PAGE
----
Sick parrot sleeping

Why Is My Parrot Not Eating? 6 Things To Check

It can be quite concerning when your usually food-loving parrot suddenly refuses to eat. After all, a healthy diet is crucial for their health and well-being. 

When a parrot stops eating, it’s essential to identify the possible causes. There can be different factors that may contribute to this behavior, from food preferences to more serious health issues.

If your parrot is not eating as much as usual, it may be due to various reasons such as illnesses, an injured beak, diet changes, stress, or constipation. 

In this article, we’ll go over the reasons why your parrot is not eating as before and share tips on how you can get its appetite back. 

Reasons Why Your Parrot Is Not Eating

There are two main reasons why a parrot may not eat: behavioral and health-related. Understanding these factors in more detail can help us know why your parrot may be exhibiting this change in eating behavior.

  • Health-Related 
  • Behavioral 
Macaw parrot peering through it cage


Constipation is a rare condition in parrots. It mostly occurs when a parrot has been fed an unbalanced diet for a long time, typically an all-seed diet. If your parrot is not eating but still drinks water, it may be that it is just constipated and wants to relieve itself. During constipation, you may notice symptoms such as straining to pass stool, infrequent or reduced droppings, and lethargy in addition to a decreased appetite.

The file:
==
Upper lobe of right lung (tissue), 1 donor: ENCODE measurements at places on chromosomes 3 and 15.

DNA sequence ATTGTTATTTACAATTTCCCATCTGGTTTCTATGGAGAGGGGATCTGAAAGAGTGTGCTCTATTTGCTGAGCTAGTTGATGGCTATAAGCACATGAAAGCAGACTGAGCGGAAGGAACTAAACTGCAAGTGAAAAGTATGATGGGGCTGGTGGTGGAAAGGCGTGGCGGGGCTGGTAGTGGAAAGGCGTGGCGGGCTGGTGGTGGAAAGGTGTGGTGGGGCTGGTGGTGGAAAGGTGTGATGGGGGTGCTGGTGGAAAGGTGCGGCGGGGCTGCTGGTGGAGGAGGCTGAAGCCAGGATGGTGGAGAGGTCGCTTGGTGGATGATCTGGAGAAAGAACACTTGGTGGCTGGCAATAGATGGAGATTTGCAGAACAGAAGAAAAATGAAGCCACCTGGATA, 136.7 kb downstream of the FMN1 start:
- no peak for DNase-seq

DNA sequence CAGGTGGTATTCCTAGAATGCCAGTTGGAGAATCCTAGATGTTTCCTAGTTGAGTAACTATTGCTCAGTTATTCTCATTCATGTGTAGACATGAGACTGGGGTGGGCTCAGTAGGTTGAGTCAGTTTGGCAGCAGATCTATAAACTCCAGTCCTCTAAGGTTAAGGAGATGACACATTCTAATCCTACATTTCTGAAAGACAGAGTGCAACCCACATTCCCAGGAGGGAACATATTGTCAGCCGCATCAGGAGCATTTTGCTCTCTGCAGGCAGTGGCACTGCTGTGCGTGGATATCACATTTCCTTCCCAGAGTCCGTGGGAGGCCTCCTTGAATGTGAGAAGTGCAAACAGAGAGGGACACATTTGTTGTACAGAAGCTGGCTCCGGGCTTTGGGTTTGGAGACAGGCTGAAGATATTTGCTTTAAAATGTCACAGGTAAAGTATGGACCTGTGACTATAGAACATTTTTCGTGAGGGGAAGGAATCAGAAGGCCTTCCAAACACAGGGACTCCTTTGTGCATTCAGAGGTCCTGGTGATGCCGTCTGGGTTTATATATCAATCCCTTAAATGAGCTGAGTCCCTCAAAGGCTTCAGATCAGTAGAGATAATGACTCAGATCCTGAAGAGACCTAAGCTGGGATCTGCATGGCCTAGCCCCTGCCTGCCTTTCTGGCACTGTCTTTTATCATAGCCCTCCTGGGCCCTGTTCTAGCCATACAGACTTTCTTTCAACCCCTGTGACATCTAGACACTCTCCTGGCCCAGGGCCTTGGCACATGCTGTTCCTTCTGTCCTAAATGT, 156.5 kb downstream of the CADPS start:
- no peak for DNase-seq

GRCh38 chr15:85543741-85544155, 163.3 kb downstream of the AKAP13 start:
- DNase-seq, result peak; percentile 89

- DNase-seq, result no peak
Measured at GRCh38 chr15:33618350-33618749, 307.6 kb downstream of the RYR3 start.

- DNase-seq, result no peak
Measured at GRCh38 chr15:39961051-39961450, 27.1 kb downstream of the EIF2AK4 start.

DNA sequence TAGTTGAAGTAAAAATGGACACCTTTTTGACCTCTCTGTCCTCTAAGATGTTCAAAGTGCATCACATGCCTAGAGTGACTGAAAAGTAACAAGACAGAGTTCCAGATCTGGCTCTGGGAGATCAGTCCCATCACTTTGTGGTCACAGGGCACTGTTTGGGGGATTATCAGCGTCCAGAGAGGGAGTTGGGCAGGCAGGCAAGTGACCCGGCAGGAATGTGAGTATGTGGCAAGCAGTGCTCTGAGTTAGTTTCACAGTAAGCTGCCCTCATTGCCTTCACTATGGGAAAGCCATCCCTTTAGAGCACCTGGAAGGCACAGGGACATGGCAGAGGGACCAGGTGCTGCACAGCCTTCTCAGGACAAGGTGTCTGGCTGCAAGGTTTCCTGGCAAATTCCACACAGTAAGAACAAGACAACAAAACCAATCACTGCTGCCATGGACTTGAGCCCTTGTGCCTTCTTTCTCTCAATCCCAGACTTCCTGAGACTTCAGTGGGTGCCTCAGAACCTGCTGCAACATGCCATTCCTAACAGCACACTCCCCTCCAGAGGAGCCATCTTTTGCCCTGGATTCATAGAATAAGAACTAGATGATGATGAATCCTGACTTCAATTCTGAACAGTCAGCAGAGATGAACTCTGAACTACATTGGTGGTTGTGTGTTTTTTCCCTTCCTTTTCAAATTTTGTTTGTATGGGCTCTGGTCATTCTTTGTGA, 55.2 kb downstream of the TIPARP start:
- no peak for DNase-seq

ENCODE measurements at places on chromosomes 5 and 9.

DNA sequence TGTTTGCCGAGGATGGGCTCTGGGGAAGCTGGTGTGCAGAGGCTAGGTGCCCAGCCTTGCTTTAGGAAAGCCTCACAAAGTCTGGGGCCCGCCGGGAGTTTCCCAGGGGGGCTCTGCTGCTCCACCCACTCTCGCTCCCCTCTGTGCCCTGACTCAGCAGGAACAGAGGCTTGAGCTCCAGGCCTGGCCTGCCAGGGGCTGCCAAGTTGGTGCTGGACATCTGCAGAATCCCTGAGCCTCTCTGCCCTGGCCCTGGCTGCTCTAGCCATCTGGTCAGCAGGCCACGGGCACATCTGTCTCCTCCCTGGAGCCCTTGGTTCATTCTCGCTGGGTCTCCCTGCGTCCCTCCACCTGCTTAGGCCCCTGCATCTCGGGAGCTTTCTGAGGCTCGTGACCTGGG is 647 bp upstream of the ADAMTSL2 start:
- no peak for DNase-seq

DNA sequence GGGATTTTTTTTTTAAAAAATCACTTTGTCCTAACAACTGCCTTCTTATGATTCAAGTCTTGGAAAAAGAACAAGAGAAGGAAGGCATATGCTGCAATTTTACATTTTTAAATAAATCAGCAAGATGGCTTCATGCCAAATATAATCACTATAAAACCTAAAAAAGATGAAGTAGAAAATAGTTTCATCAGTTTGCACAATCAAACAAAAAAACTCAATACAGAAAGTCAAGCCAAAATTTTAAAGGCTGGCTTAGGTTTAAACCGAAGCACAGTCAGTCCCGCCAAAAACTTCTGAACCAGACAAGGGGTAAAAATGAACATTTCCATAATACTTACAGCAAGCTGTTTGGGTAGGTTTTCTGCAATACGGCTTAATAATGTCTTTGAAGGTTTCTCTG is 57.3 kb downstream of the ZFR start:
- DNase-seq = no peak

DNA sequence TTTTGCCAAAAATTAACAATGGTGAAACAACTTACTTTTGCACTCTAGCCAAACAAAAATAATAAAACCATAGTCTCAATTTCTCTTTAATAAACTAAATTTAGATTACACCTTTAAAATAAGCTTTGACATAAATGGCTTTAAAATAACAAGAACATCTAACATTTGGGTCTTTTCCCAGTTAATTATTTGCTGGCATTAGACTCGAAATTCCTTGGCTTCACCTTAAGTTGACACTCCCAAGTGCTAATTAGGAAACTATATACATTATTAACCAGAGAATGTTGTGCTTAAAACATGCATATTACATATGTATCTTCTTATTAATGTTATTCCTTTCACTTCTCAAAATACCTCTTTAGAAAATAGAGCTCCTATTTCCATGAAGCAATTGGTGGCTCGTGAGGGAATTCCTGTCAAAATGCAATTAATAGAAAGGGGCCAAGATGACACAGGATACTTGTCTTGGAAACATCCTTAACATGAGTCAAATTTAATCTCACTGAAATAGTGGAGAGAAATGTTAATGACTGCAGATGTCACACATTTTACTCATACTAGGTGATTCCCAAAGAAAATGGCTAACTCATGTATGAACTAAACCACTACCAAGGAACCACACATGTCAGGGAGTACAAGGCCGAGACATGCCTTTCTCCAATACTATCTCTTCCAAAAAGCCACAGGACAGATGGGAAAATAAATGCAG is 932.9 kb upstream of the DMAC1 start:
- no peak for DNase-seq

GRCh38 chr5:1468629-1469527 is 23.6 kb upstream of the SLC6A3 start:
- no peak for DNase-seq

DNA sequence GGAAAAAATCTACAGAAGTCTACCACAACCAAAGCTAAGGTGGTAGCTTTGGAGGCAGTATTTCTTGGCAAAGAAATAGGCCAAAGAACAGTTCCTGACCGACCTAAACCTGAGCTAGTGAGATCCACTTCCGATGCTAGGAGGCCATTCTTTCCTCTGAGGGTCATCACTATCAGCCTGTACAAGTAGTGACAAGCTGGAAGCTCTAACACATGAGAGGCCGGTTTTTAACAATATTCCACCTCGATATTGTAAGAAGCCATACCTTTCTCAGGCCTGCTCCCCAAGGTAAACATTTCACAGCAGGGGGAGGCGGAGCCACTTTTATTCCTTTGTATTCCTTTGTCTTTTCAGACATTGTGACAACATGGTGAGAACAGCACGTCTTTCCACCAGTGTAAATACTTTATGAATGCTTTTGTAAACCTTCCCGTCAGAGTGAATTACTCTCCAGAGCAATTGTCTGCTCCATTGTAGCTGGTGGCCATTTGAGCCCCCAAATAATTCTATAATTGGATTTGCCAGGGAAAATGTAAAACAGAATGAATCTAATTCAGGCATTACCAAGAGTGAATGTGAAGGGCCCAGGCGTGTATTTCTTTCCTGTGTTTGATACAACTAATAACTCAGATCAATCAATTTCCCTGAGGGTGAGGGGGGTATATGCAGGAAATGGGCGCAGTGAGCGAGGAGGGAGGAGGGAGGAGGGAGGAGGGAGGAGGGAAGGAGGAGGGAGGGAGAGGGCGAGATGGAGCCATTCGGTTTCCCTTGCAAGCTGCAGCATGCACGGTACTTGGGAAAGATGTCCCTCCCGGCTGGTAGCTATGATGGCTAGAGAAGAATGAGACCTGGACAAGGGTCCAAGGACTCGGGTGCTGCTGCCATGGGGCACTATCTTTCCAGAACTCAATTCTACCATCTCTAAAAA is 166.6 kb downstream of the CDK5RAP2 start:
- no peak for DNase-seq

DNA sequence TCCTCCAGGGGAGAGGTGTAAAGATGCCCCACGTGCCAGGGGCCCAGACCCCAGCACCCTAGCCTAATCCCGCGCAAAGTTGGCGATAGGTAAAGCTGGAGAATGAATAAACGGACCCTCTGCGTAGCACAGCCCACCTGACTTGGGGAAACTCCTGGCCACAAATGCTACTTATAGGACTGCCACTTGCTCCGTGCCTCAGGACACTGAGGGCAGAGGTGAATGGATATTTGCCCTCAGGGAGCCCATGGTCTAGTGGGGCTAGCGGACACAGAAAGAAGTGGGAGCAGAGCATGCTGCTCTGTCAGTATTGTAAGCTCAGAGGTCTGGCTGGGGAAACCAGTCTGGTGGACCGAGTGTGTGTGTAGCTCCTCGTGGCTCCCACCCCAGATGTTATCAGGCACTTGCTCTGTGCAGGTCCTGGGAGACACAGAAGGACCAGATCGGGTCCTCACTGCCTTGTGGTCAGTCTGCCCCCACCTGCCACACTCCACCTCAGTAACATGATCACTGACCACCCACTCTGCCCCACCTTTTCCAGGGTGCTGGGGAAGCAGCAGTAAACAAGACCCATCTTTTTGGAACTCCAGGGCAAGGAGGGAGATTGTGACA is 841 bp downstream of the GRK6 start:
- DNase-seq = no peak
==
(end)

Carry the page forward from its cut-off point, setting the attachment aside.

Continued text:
Beak Injury

Beak injuries can significantly impact a parrot’s ability to eat normally. A parrot’s beak is an important tool in holding and tearing food. When a parrot sustains a beak injury, it can lead to pain, and discomfort, which hinders its ability to break its food effectively. 

Beak injuries may include fractures, cuts, misalignments, or scissor beaks. This can result in a decreased appetite or reluctance to eat altogether. It is critical to address beak injuries promptly by seeking veterinary care. The injury may also be inside the parrot’s mouth, so it is a good idea to look there as well.


Stress is a common problem in social pet birds such as parrots. It can have a significant impact on a parrot’s overall health and may lead to a reduced desire to eat. However, stress is a deeper problem and a loss of appetite may just be one of the symptoms of it. Stress in parrots is often accompanied by other behavioral changes such as feather plucking, vocalization changes, and aggression.